Deciphering and Appeasing the Heavens: The History and Fate of an Ancient Greek Computer

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Deciphering and Appeasing the Heavens: The History and Fate of an Ancient Greek Computer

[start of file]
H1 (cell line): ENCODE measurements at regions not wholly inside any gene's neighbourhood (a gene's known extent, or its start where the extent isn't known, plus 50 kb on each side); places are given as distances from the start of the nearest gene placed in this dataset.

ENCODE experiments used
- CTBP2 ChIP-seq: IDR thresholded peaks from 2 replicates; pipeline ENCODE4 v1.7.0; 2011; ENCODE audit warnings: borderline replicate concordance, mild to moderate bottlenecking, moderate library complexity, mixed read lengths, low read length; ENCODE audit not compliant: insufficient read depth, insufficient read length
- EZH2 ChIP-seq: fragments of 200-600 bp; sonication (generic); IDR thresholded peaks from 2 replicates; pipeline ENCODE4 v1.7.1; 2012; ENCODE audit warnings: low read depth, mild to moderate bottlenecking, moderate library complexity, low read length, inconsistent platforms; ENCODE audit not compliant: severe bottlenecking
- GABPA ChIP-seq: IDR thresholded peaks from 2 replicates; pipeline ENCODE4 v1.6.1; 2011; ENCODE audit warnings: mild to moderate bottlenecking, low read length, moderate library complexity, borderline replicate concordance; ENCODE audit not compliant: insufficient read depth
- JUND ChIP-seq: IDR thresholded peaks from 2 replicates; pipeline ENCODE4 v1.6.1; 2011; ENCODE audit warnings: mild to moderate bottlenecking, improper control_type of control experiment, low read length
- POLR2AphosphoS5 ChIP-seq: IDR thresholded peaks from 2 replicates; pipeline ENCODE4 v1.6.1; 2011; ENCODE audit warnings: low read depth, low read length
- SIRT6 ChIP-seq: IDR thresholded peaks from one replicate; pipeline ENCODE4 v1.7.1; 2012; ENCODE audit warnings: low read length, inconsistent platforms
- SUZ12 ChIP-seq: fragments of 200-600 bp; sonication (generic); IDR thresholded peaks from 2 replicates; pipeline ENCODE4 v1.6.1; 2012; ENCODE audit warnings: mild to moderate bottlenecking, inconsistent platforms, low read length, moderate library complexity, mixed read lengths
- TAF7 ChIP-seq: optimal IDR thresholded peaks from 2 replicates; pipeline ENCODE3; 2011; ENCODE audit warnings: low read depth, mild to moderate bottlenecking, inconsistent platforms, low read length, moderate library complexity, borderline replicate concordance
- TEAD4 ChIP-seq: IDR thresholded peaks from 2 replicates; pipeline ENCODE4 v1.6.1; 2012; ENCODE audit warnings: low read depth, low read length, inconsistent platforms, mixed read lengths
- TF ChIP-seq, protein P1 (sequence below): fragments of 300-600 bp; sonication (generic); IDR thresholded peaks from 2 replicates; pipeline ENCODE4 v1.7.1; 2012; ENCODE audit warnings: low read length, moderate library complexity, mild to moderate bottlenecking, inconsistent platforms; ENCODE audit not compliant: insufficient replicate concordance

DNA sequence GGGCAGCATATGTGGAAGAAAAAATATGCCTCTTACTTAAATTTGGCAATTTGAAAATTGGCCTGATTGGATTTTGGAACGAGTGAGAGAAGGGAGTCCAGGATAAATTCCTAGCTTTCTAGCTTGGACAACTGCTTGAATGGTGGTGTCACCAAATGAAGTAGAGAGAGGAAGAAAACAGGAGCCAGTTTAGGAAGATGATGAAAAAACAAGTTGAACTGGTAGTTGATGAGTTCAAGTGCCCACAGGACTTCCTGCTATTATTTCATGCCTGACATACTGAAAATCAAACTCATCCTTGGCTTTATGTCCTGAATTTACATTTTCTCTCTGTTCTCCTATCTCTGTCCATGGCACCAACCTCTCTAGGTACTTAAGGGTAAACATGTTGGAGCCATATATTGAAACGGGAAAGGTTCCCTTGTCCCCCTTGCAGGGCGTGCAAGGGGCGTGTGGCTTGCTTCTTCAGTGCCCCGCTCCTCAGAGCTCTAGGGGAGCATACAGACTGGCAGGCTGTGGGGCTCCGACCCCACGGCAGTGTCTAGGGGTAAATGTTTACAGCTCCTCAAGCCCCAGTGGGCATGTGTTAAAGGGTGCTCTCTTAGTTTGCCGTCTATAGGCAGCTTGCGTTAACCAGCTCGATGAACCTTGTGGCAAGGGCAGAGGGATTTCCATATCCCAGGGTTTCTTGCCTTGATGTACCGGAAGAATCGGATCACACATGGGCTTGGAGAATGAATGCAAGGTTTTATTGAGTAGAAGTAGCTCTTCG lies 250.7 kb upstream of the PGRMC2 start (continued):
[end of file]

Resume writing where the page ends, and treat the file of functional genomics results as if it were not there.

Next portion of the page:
T he Greeks incorporated cunning craftsman-ship, inventiveness and beauty in everything they made. Techne  , the term they used to describe this, was the mother of their culture. Aristotle, who shaped the nature of Greek science and invented zoology, admired craftsmen for their useful devices and wisdom [1]. In fact, of all classes in a polis, he considered craftsmen the most essential. No polis could exist without mechanics practicing their arts and crafts. Of those arts and crafts, Aristotle said, some are “absolutely necessary,” while others enrich life [2]. This Greek mechanics gave birth to the  Antikythera Mechanism, discussed below. T HE  T REASURE   FROM   THE  S EA  On around Easter Sunday 1900, Greek sponge divers discov-ered the remnants of an ancient ship in the waters of the Ae-gean island of Antikythera. The most precious artifact within this treasure trove was a small piece of metal with gears. Ar-chaeologists of the National Museum in Athens categorized it as an astrolabe [3].The shipwreck probably happened in the mid-1st century BCE . The doomed Roman ship, sailing from Rhodes to Rome, carried looted Greek treasure: more than 100 bronze and marble statues, amphorae and coins. Some of the amphorae came from Rhodes. The silver coins srcinated in Pergamon, a Greek kingdom in northwestern Asia Minor, and the bronze coins were from Ephesos, a Greek polis about 100 miles south of Pergamon. The bronze coins, which dated from 70 to 60 BCE , helped to date the doomed Antikythera ship. One memo-rable statue, the Antikythera Youth, is a bronze masterpiece of a male nude from the 4th century BCE .The mechanism, calcified and covered with seashells, was kept in a crate until May 1902, when an archaeologist, Spyri-don Stais, unpacked it and saw a Greek inscription on its sur-face. Others noticed perfectly cut triangular gear teeth.In 1905, Konstantinos Rados, a naval historian, declared that the Antikythera device was too complex to be an astro-labe [4]. In 1907, the German philologist Albert Rehm sided  with Rados [5]. Rehm correctly suggested that the Antikythera clockwork resembled the Sphere of Archimedes, which Cicero de-scribed in the 1st century BCE .  Archimedes was a mathemati-cian and engineer of the 3rd cen-tury BCE  (Article Frontispiece).Cicero recounted that the plan-etarium of Archimedes repro-duced the movements of the sun and moon and the planets Venus, Mercury, Mars, Saturn and Jupiter. The same eclipse of the sun that happened on the globe of  Archimedes would actually happen in the sky [6].Rehm worked on the device for several years; he died prema-turely, however, and his work remained unpublished.In the 1920s, a Greek admiral, J. Theophanides, opined that the ancient mechanism was a navigational device that could tell the position of certain planets [7]. G EARS   FROM   THE  G REEKS The next important phase in the decipherment of the Antiky-thera Mechanism began with Derek de Solla Price, a British physicist and historian of science then teaching at Yale Univer-sity. In studying the papers of the Greek scientists and those of Rehm, Price came to the understanding that the Antikythera Mechanism was probably the most sophisticated technological artifact of the ancient Greeks and that it remained unrivaled for 1,500 years.In 1971, Price asked the Greek nuclear physicist Charalam-bos Karakalos to X-ray the Antikythera fragments. In summer 1972, Karakalos took hundreds of radiographs of all large frag-ments. Price wanted to know how the gearwheels meshed with each other and how many teeth each wheel had. Only then could he figure out the purpose of the Greek machine. He eventually left us “Gears from the Greeks,” a masterful scientific record of his assessment of the Antikythera Mechanism [8].Price took 16 years to master the intricacies of the device. He reported that the Antikythera Mechanism, dating from about 150 to 100 BCE , was “one of the most important pieces of evidence for the understanding of ancient Greek science and technology” [9]. He explained why: The complex gearing of the Antikythera Mechanism shows a more precise picture of the level of Greek “mechanical proficiency” than that indi-cated by the surviving textual evidence. This “singular artifact,” he said of the Antikythera Mechanism, © 2012 ISAST   LEONARDO, Vol. 45, No. 3, pp. 250–257, 2012  251 HISTORICAL PERSPECTIVE Deciphering and Appeasing the Heavens: The History and Fate of an Ancient Greek Computer  Evaggelos Vallianatos  Evaggelos Vallianatos (historian, writer, environmentalist), 675 W. 10th Street, Claremont, CA 91711, U.S.A. E-mail: <>.See <> for supplemental files associated with this issue.  ABSTRACT I n 1900, Greek sponge divers discovered an ancient Greek treasure in the waters of the Aegean island of Antikythera: a device with gears dubbed the Antikythera Mechanism. Scientists studied it for almost a century and eventually declared it the most advanced machine preserved from the ancient world. This device predicted solar and lunar eclipses and harmonized the Greeks’ sac-rifices to their gods with their Panhellenic games and agricul-ture. This geared computer from the 2nd century BCE is now said to mirror the philosophy of Aristotle and the science of Archimedes. It was the product of an advanced Greek techno-logical infrastructure that early Christians destroyed.  Article Frontispiece. Works of Archimedes  , Basel, 1544. (Reproduced by permission of The Huntington Library, San Marino, California.)  252 Vallianatos,  An Ancient Greek Computer the oldest existing relic of scientific technology, and the only complicated mechanical device we have from antiq-uity, quite changes our ideas about the Greeks and makes visible a more contin-uous historical evolution of one of the most important main lines that lead to our civilization [10]. Price described the differential gear of the Antikythera Mechanism as the cornerstone of the computer’s technol-ogy. The differential gear enabled the  Antikythera Mechanism to show the movements of the sun and the moon in “perfect consistency” with the phases of the moon. “It must surely rank,” Price said of the differential gear, “as one of the greatest basic mechanical inventions of all time” [11] (Fig. 1).In fact, in keeping with the near disap-pearance of the Antikythera Mechanism’s technology in late antiquity, the differ-ential gear disappeared for more than a millennium and a half. Price shows that its reinvention eluded Leonardo da Vinci and that it reappeared in 1575 in a clock made by Eberhart Baldewin in Kassel, Germany. This gear and the clockwork culture that developed it advanced the technology of cotton manufacture in the 18th century. Eventually, the differential gear ended up in automobile designs in the late 19th century.Price complained that the West now  judges the Greeks from scraps of build-ing stones, statues, coins, ceramics and a few selected written sources. Yet, when it comes to the heart of their lives and culture, we have practically nothing from the Greek past. We do not have artifacts that show how they carried out agricul-ture, how they built the perfect Parthe-non, what kind of mechanical devices they employed in war, how they used metals or, in general, what the Greeks did in several fields of technology. As Price wrote:  Wheels from carriages and carts survive from deep antiquity, but there is abso-lutely nothing but the Antikythera frag-ments that looks anything like a fine gear  wheel or small piece of mechanism. In-deed the evidence for scientific instru-ments and fine mechanical objects is so scant that it is often thought that the Greeks had none [12]. Price was correct, particularly on the  value he put on the fragments of the  Antikythera device. In this insight, he surpassed his critics and others who maintained that the Greeks had no technology to speak of. (In 1968, the best-selling Swiss writer Erich von Dan-iken in his book Chariots of the Gods   advanced the fiction that important technologies in the ancient world were products of extraterrestrial astronauts or gods.)This nonsense that the Greeks lacked technology fooled millions for a long time. Finally, in 2005,   more than 20 years after Price’s death in 1983, a group of international scientists was formed to settle the controversy over the ancient device’s scientific significance and func-tions. Key members included a British mathematician and filmmaker, Tony Freeth; a British professor of astronomy, Mike Edmunds (University of Wales); and two Greek professors of astronomy,  J. Seiradakis (University of Thessalonike) and Xenophon Moussas (University of  Athens). Freeth, who brought to bear creativity and innovation, convinced two companies, X-Tek of England and Hewlett-Packard of the U.S.A., to volun-teer their imaging technologies for study of the Antikythera Mechanism.In September and October 2005, tech-nicians used a 10-ton machine to take 3D photos and nonlinear computer tomog-raphies of the Antikythera Mechanism. They also exposed the 82 fragments of the 32 known gears of the computer to X-ray bombardment unprecedented in intensity and sophistication. From thousands of X-ray tomographs of the interior and exterior of the ancient ma-chine, there emerged evidence of the machine’s architecture and engineer-ing, and even of a users’ manual (Fig. 2). Now it was possible to understand more clearly how the Antikythera computer  was constructed.The fragments bore inscriptions in ancient Greek. Moussas hired physicist  Yanis Bitsakis to assist Agamemnon Tse-likas, director of the Center for History and Paleography, with the reading of those inscriptions from the computer tomographies. The Greek letters were  very small; some were smaller than 2 mm. The first inscription Bitsakis and Tselikas translated was on the back of the Anti-kythera Mechanism. It read: “The spiral [ !"#$# ] divided into 235 sections.” This meant that one of the back dials was a spiral representing the 19-year Metonic moon and sun calendar of 235 months. Other back dials predicted the eclipses of the sun and the moon. Inscriptions on the front dials, on the other hand, con-cerned the days of the year; the zodiac ran clockwise around them. These in-scriptions allowed one to determine the date based on the rising and setting of constellations. Moreover, the front dials showed the movement and position of the sun, moon and the planets in the zo-diac. They also revealed the phases of the Fig. 1. The Antikythera Mechanism: The largest gear, the Wheel of the Sun. (Photo © Xeno- phon Moussas)  Vallianatos,  An Ancient Greek Computer  253 moon. Indeed, the entire device became a text (Fig. 3). The scientists reported the  Antikythera device is “an extremely rare srcinal document that gives us critical information about the astronomy and technology of its era” [13].The celestial Antikythera device was alternatively like a laptop computer the size of a shoebox, which, according to the scientists, exhibited “longitudes of heav-enly bodies on the front dial, eclipse pre-dictions on the lower back display, and a calendrical cycle believed to be strictly in the use of astronomers on the upper back display” [14] (Fig. 4). T HE  G REEKS ’ A  DVANCED  T ECHNOLOGY  The scientists also concluded that the  Antikythera Mechanism was in its time the most sophisticated technology in the Mediterranean and remained so for more than a millennium. They published their reports in the 30 November 2006 and 31 July 2008 issues of Nature  . Like Price’s 1974 report, these two Nature ar-ticles are fundamental in the decipher-ment of the Antikythera Mechanism. They complement each other, with the 2006 and 2008 reports building on the technical detail of Price, who had also de-scribed the Antikythera Mechanism as a “singular artifact” and an “astronomical or calendrical calculator” that turned out to be “the most enigmatic, most com-plicated piece of scientific machinery known from antiquity” [15].Freeth et al. admired the ancient de- vice’s “great economy and ingenuity of design.” The Antikythera Mechanism, they concluded, “stands as a witness to the extraordinary technological poten-tial of ancient Greece, apparently lost  within the Roman Empire” [16]. C HRISTIANITY   O BLITERATED  G REEK   T ECHNOLOGY  The truth is simpler. The Christians de-stroyed the technological achievements and potential of the Greeks. The technol-ogy of the Antikythera Mechanism was not merely lost; the Christians made it obsolete, that is, made it disappear. The Romans were brutal, but it was the Chris-tians, not the Romans of the pagan era,  who removed the Greeks’ contributions from the landscape.The apostles directed Christians, “Stay clear of all Greek books” [17]. The church fathers denounced the Greeks, accepting the utility of Greek logic only where Greek philosophy was made a handmaiden of Christian theology. In 391–392, Chris-tians burned the nearly intact Library of  Alexandria [18], which possessed most of the books of the Greeks; the Christians brought the Olympics to an end in 393; they imported barbarians to smash the Greek temples in 396.In 415, Christian monks killed the Greek philosopher and mathematician Hypatia. Around that time, Augustine, the most important church father of the Latin West, preached that all that a Christian needed was the Bible. In 484, Emperor Zeno defiled the Parthenon, plundering its chryselephantine statue of  Athena by Pheidias, one of the foremost Greek sculptors of the 5th century BCE . In 529, Emperor Justinian shut down the Platonic Academy, which had been the greatest university of Greece for about 900 years. These barbaric acts were part and parcel of an extremely effective and sustained Christian attack against Greek culture [19].The investigators of the Antikythera Mechanism all ignored the effect of Christian actions, which must have al-most obliterated Antikythera-like de- vices and other technology throughout the Greek world. Christian acts against pagan ideas explain the rarity of the An-tikythera computer. By means of terror and propaganda, followers of Christian-ity devalued Greek culture so much that the arts of civilization, including technol-ogy and science, fell into a precipitous decline. Also, as a matter of course, the Christians melted down or burned the bronze devices and statues of antiquity.For example, in the mid-4th century, Firmicus Maternus, a Christian apologist, appealed to the brother emperors Con-stantius and Constans to “take away . . . the adornments of the temples. Let the fire of the mint or the blaze of the smelt-ers melt them down” [20]. Palladas, a Greek poet of the 5th century, witnessed a smith transforming a statue of Eros into “a frying-pan” [21]. In the early 5th century, the Christian historian Sokrates documented the Christians’ recasting of the Greek bronze statues of the Library (Serapeion) of Alexandria into “pots and other convenient utensils for the use of the Alexandrian church” [22].The fires of the mint and the blazes of the smelters must have consumed Anti-kythera Mechanism–like devices. In the new Christian society, such devices would have lost all utility and meaning.Despite such violence, not all Chris-tians hated the Greeks. The Nestorians, for example, became instrumental in the preservation of some Greek texts. They  were branded heretics and fled to Persia, carrying with them Greek books. In the 8th century, the caliphs of Islam turned to the Nestorians for the translation of the Greeks’ scientific and philosophical  works into Arabic. In addition, Greek Christians in medieval Greece copied and protected the key ancient Greek texts that have lasted to our time. Fig. 2. Part of the users’ manual. At center it reads, “So we know four,” and below this, “76  years,” “19 years,” representing the Callippic and Metonic lunisolar periods; “223” [months]; “divided”; and then “ecliptic months.” (Photo © Xenophon Moussas)  254 Vallianatos,  An Ancient Greek Computer H UMAN    AND  D IVINE  O RDER  The Antikythera Mechanism also pro- vided the names and schedule of the Panhellenic games: OLYMPIA   for the Olympics; NEMEA   for the Nemean games; ISTHMIA   for the Isthmian games at Korinthos; PYTHIA   for the Pythian games at Delphi; and NAA   for games in Dodona in Epiros. Since the Greeks did not need a computer to tell them the times of their Panhellenic games, which for more than a millennium were the most important political, social and re-ligious celebrations in their civilization, the Olympiad dial on the Antikythera device served another purpose.Freeth et al., in their 2008 report,  were right in saying, “It is perhaps not extravagant to see the Mechanism as a microcosm illustrating the temporal har-monization of human and divine order” [23] (Fig. 5). That is exactly the nature of the Antikythera Mechanism. Price would have agreed with this conclusion.Thus, the considerable scientific and political value of such a small machine  would argue for its widespread use and ownership. This suggests dozens of such computers all over the Greek world and more than one place manufacturing them. In contrast to the 14th-century Dondi astronomical clock, set upon a church tower, the Greek computer was not a plaything for the rich. It did not simply vanish.In 1983, a Lebanese man sold to the Science Museum of London a sundial possibly constructed in Constantino-ple, in all probability around the early 6th century. This device had 4-toothed  wheels and a ratchet carried on 2 small axles. One of the wheels had 59 teeth; this wheel measured the movement of the moon. Like ancient lunar calen-dars, this sundial represented a 30-day month followed by a 29-day month, the gearwheel turning a tooth a day. This sundial is the oldest surviving Greek clockwork device after the Antikythera device. To find anything resembling this technology, one has to look ahead to the 11th century, when al-Biruni, a Persian scientist, described a geared calendar mechanism.Price was right that the Greek knowl-edge of gears was passed on to the Arabs,  who made their own clockwork calendars. In addition, the construction of the Con- stantinople sundial showed that the in-strument, clearly descended from the  Antikythera model, was not a luxury toy but an everyday calendar. Fig. 3. From the letters of the manual, the archaeologist C. Kritzas estimated the mecha-nism’s date of construction to be between 150 and 100 BCE . (Photo © Xenophon Moussas)Fig. 4. The  Wheel of the Sun seen from behind. (Photo © Xenophon Moussas)